23: The Joy of Emotional Intelligence, with Pamela Pavliscak

By Christina Crook / JOMO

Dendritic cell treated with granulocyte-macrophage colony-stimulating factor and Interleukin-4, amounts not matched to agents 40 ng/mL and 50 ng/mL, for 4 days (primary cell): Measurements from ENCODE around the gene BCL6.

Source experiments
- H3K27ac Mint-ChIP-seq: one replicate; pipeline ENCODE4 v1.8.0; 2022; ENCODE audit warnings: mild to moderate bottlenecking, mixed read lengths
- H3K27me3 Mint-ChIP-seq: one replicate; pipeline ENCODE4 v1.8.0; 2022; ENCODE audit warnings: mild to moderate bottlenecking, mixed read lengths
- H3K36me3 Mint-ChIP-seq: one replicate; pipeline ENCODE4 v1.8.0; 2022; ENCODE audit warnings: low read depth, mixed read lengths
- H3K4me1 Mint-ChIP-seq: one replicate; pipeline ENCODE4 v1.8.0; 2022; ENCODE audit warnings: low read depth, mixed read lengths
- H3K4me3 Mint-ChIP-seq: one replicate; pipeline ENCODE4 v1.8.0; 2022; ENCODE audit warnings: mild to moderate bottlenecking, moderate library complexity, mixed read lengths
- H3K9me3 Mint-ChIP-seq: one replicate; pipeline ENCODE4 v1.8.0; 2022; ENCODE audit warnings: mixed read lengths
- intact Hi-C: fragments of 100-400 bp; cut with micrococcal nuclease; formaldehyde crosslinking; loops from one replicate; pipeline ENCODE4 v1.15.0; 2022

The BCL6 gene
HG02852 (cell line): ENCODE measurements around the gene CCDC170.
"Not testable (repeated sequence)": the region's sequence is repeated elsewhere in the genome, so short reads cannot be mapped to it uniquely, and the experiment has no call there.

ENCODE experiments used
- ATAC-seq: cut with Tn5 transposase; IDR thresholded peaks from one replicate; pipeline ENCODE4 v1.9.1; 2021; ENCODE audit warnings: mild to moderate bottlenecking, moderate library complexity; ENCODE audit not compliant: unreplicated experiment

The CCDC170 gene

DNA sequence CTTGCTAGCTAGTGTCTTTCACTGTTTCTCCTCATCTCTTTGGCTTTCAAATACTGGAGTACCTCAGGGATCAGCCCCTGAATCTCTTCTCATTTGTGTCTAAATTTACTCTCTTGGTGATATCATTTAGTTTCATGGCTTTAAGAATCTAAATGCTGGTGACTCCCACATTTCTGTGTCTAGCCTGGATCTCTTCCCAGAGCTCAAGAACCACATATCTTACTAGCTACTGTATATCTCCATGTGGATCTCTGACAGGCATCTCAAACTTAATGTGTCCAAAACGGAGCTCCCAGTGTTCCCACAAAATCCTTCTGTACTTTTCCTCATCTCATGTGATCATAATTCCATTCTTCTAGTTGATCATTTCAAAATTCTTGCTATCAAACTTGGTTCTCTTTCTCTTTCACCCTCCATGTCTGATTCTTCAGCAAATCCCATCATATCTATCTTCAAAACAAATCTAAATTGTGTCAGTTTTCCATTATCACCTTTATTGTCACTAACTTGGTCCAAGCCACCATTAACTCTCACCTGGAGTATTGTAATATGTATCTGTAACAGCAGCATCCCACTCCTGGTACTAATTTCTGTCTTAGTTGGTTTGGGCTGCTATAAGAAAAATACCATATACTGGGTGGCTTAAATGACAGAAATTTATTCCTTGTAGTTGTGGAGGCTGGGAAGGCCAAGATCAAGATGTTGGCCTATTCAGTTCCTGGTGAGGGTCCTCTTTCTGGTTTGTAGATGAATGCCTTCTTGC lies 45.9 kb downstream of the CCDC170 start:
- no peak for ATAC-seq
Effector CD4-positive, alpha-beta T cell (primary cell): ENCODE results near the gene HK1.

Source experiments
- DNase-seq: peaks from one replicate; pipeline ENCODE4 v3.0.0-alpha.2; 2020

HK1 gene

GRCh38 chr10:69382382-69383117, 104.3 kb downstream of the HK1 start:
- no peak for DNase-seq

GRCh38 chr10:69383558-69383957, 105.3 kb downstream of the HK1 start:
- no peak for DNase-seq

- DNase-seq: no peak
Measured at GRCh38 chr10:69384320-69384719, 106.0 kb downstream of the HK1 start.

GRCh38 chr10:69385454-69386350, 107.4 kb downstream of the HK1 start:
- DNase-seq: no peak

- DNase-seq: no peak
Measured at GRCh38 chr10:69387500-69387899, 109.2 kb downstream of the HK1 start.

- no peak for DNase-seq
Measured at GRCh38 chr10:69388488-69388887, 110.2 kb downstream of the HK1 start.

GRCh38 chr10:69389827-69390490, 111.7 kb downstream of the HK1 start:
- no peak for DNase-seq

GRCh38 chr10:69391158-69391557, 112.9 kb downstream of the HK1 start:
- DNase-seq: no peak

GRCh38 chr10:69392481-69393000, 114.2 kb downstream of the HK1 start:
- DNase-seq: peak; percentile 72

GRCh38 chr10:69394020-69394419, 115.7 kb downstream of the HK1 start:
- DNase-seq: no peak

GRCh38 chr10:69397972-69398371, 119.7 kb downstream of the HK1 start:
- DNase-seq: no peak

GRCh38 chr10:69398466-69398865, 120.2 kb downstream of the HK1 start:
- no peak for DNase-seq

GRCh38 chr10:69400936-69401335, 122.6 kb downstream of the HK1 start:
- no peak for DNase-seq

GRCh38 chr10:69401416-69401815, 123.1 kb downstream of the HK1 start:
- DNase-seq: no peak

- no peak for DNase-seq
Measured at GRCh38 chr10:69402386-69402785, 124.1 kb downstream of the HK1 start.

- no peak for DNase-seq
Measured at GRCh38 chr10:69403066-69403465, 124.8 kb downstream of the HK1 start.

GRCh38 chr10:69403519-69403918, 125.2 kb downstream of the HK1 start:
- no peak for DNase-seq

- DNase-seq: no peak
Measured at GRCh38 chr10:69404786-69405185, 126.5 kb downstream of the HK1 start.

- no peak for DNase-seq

Pamela Pavliscak specializes in emotionally intelligent design and emotion-sensing artificial intelligence. Her research has been featured on CBC's Spark, Salon, and Quartz. Her book, Emotionally Intelligent Design, focuses on how to design a future that has as much EQ as it does IQ. Pamela is a TEDx speaker and has spoken at SxSW , Web Summit, Google Creative Labs. She teaches at the Pratt Institute School of Information in NYC and serves on an international committee to develop IEEE standard 7000 for ethically-aligned AI.Join us as Pamela discusses the ways that our relationships with technology are shaped by our perception of its role, power, and purpose, the ways healthy people engage their tech, and how we can help guide the ongoing evolution of technology that becomes increasingly enmeshed in our lives.Key Takeaways:A critical component of our problem with modern technology is negative distortion- the lack of friction (by design) causes us to feel that time slips away or is stolen from us, and the motive to creative viral content places us in an unnaturally-constant state of arousal and outrage.Rather than disengage or “quit” technology, it may be more realistic- and more positive- to develop the skills of regularly reflecting on our emotional responses to it and defining our relationship with greater intentionality.There are emotionally healthy- and unhealthy- ways in which people engage with the exact same technologies, suggesting the harm does not lie fundamentally in the technology itself.Favorite Quotes:“We’ve evolved to take signals that are threats and feel that intensely and react.. But when we’re constantly in a state of that, it feels like we’re not ourselves, and our reality is not the same- it’s distorted.”“Because so much of our technology is shaped by how we interact with it, that if we did that work of self-reflection and tried to match up what we do more with how we want to live, we could probably train the algorithms a little bit to respond to that.”“There are always going to be some tradeoffs involved in the process of thinking about what can I do that’s positive, and do the positives outweigh the negatives?”“We’re all really kind of in this giant experiment together, of technology, and it’s come on really quickly, and it’s challenged us on a personal level, in our workplace, as parents, on all these levels, and I think it’s quite extraordinary to live in this time.”Support:This podcast is made possible by you — our listeners all over the world — from Brazil to Australia, the USA to Singapore. Please support the JOMO(cast) for just $3 a month. Sign up at patreon.com/jomocast.Go Deeper:Sign Up for 7 Days of JOMO Quests, a free series of science-backed challenges to reclaim joy: experiencejomo.com/free-resources. Follow @experiencejomo on Instagram, Facebook + Twitter.ResourcesVisit Pamela’s websiteFollow on LinkedInRead Pamela’s book, Emotionally Intelligent Design: Rethinking How We Create ProductsAn article, “On the danger and promise of emotional technology.” (Zendesk)Watch an interview with Pamela by JOMOcast alumna Ingrid Fetell Lee See acast.com/privacy for privacy and opt-out information.

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